Every year, we invite local high school seniors to share with us their senior speech, a tradition at many local private schools where a student addresses the student body on a subject of his or her choice. Today we feature the speech of Gilman School Senior Zane MacFarlane. Zane is senior class president and played the lead role of Joe (Boyd) Hardy in the recent musical production of “Damn Yankees.” He will attend Pomona College in the fall. Chirp, Zane.- The Eds.
The drums were slow at first as they ran around outside, “Dum, dumdumdum, Dum, dumdumdum…” Meanwhile in my cabin, I was lying down on top of my bunk bed, staring at the rafters. It was my third year at Camp Virginia, a place I loved and returned to every summer, and tonight the honor council – the most respected group of campers – were going around, inducting the newest members to their society. The process of induction was called “tapping.” It was a big deal at camp to get tapped, and I thought tonight was my night. The drums got faster and faster as you could hear the kids running around, circling every cabin, until they gathered in the center of the field. The drums stopped. There was silence, followed by a sharp “let’s go.” Chaos erupted as 20 or so kids screamed at the top of their lungs, entered my cabin, pulled me out of bed, threw me up and down outside, slapped me, pinched me, cheered for me, stripped my bed, and dumped my trunk of clothes everywhere. I had just been tapped into the honor council at Camp Virginia, and it was one of the greatest moments of my life.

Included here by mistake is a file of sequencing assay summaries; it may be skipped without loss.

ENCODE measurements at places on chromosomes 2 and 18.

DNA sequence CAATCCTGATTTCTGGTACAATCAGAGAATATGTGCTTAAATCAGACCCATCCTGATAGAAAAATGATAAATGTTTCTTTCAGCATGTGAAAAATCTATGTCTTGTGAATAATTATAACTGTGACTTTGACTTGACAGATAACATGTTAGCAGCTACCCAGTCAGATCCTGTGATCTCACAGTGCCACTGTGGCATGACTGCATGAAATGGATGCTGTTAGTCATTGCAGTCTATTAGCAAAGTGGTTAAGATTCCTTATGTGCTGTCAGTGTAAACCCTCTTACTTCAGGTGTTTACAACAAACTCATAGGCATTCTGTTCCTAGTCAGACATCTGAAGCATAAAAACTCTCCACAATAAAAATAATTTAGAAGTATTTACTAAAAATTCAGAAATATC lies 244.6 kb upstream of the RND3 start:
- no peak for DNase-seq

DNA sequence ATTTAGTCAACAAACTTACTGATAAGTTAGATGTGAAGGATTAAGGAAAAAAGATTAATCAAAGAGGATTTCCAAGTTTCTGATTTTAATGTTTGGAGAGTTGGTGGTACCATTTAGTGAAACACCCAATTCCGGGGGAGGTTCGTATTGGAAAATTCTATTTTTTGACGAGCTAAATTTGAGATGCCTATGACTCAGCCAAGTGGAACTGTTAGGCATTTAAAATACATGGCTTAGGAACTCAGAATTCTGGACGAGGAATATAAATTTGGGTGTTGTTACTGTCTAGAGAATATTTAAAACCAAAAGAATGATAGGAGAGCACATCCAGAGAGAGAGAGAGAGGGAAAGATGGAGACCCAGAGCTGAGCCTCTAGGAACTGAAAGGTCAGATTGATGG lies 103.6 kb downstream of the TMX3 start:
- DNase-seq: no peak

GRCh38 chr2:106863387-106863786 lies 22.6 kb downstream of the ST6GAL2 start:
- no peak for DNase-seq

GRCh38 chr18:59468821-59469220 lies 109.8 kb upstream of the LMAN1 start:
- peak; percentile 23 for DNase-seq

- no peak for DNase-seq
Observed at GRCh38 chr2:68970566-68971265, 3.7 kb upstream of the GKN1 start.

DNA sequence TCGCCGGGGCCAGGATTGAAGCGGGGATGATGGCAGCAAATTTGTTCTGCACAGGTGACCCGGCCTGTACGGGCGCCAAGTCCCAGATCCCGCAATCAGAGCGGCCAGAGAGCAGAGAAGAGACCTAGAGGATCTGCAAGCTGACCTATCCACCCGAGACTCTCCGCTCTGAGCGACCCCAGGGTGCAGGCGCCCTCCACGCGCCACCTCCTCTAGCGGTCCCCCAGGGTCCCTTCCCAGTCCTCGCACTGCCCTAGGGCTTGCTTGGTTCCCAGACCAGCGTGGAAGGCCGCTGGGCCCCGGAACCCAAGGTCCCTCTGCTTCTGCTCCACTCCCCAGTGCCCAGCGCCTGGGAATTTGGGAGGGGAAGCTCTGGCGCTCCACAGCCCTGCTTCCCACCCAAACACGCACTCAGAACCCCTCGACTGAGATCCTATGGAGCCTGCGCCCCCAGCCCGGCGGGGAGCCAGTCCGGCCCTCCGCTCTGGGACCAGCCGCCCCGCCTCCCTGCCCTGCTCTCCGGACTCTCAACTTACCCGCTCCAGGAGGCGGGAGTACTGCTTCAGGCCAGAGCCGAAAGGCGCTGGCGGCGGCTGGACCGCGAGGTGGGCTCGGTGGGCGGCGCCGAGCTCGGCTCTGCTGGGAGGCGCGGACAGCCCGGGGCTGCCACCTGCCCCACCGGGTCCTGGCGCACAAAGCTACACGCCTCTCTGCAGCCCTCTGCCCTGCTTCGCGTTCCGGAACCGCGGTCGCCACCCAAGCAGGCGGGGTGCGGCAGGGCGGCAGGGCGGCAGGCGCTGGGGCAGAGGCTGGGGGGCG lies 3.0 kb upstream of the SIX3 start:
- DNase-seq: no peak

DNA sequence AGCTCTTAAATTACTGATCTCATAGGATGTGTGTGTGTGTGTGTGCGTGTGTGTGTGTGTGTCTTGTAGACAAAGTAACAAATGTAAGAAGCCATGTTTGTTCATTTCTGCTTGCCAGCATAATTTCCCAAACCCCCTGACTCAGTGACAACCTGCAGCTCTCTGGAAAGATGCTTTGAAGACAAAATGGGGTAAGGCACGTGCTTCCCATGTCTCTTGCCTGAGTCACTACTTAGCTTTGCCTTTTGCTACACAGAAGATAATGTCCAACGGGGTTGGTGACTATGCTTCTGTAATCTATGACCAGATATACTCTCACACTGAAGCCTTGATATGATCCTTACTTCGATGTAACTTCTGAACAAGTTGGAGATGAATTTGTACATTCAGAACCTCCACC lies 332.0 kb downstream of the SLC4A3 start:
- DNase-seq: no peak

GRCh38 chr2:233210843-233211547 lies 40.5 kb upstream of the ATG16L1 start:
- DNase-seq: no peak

Mr. Schmick, Ms. Turner, Mr. Smyth, Mom, Dad, faculty, students, and friends, I am here today to talk about magic moments.
Now, let me step back a bit and open things up to you all. Try to picture something, a moment in your life that gives you the goosebumps. Something you want to relive every day of your life so you can feel that energy and that passion again. Something that happened that made you feel some sort of never-ending joy or even ecstasy at that time… You can argue that ability or talent or skill are the most important things in life, but I believe that these moments I’m talking about drive my life. They give me energy, they give me electricity to keep doing what I love.
For some people it happens with amazing sporting events, family vacations, or epic adventures with your buddies, but for me, as I said, it comes with traditions – like the “tapping” by the honor council at camp or putting on a musical every spring or, more recently, helping to plan the McDonogh Pep Rally that I’ve been itching to be a part of since pre-first. Those moments are so special for me.
But as I’ve been getting older and older, everything starts to feel smaller or less intriguing – less mystical. Camp Virginia isn’t what it used to be for me anymore. When I was twelve it was a place full of spirit and wonder, but as a senior in high school, it just feels like a summer camp. Basically, the idea of everything losing its sparkle, losing its light as I age has really been bugging me lately. Read More →